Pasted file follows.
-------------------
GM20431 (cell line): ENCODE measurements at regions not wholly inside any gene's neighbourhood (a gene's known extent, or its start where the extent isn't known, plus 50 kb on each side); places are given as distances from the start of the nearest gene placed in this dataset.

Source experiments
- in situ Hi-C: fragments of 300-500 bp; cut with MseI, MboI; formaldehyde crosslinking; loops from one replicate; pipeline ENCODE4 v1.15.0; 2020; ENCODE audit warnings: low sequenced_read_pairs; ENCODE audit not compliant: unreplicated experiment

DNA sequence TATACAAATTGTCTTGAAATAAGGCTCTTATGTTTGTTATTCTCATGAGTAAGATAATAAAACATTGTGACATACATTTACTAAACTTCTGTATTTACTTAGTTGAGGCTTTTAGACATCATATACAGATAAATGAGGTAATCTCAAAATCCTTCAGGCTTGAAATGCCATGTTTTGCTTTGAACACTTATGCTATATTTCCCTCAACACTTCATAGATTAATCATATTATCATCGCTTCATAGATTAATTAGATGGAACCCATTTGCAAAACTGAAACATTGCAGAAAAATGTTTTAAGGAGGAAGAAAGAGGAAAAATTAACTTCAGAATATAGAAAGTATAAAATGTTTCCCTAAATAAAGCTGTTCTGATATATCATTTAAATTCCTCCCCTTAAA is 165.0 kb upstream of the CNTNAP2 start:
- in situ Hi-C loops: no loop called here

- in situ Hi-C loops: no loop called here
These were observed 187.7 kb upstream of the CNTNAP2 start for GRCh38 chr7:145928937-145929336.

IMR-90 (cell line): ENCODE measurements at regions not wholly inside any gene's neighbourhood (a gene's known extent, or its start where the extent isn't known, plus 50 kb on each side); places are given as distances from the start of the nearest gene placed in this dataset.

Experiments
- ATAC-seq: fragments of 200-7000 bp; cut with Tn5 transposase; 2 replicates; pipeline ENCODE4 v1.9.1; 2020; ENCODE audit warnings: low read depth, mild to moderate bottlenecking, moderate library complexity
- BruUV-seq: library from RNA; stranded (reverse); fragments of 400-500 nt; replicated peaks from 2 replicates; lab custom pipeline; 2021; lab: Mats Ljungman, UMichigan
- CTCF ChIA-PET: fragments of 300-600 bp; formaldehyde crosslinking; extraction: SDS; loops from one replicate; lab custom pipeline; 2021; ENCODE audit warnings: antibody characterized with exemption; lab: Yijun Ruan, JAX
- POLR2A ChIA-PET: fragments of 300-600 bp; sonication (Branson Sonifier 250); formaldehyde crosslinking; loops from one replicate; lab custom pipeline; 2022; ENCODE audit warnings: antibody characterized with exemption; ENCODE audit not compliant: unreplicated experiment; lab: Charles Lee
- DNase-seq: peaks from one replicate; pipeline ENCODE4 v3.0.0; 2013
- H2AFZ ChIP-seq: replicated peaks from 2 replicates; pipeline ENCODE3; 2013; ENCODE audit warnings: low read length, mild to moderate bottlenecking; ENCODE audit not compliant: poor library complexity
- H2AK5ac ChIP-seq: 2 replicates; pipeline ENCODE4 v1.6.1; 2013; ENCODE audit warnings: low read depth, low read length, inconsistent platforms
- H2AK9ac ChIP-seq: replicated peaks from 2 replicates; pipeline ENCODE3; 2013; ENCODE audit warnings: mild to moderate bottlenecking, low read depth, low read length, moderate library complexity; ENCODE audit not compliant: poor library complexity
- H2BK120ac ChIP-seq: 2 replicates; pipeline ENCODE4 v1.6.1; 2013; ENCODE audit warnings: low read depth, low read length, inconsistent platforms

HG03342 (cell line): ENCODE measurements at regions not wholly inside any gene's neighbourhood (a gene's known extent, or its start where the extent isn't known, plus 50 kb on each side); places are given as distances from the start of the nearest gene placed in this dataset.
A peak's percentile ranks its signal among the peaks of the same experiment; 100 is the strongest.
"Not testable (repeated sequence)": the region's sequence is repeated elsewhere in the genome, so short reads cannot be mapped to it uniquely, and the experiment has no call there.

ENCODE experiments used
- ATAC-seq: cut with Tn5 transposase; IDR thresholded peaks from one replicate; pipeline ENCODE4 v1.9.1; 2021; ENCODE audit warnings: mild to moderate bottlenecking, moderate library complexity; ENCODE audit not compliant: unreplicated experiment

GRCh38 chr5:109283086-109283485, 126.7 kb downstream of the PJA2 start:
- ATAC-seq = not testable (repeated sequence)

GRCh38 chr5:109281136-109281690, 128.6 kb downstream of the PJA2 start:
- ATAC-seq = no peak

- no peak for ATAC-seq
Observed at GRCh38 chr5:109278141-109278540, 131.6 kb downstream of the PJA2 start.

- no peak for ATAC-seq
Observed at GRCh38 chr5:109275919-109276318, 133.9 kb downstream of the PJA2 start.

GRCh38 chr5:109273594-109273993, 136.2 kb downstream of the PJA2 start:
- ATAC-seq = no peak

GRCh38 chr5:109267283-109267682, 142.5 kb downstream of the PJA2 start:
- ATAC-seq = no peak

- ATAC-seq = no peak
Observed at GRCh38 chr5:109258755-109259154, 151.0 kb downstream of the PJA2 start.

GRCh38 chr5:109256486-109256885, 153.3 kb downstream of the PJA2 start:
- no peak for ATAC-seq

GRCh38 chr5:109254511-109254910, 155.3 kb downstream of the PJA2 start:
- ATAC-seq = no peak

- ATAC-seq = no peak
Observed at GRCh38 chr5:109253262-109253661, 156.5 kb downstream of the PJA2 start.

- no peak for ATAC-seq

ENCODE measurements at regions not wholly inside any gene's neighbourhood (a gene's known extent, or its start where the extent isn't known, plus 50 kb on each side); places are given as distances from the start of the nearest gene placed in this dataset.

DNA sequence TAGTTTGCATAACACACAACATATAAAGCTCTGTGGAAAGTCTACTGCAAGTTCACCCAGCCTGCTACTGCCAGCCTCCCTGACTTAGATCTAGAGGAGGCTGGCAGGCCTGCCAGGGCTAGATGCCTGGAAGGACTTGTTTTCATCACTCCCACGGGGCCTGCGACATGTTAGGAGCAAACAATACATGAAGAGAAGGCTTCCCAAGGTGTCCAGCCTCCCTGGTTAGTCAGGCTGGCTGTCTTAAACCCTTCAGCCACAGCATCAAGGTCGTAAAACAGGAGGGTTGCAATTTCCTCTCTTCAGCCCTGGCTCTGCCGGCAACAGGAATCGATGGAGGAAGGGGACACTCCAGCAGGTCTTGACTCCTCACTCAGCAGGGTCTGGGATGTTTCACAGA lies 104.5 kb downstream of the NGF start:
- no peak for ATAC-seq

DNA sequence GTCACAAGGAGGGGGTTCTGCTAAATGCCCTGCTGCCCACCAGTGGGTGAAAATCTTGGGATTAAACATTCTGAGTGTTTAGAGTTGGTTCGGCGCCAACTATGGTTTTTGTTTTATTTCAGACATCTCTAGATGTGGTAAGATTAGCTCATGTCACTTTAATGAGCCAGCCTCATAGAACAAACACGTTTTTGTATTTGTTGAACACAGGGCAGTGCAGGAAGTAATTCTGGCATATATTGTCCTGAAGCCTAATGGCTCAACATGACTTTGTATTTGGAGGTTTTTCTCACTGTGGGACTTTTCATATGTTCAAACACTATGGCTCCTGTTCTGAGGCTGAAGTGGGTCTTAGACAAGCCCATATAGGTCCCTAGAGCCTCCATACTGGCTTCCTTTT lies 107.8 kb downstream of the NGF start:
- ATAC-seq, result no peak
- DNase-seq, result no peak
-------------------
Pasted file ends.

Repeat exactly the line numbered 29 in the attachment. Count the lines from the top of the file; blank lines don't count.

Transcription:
Observed at GRCh38 chr5:109278141-109278540, 131.6 kb downstream of the PJA2 start.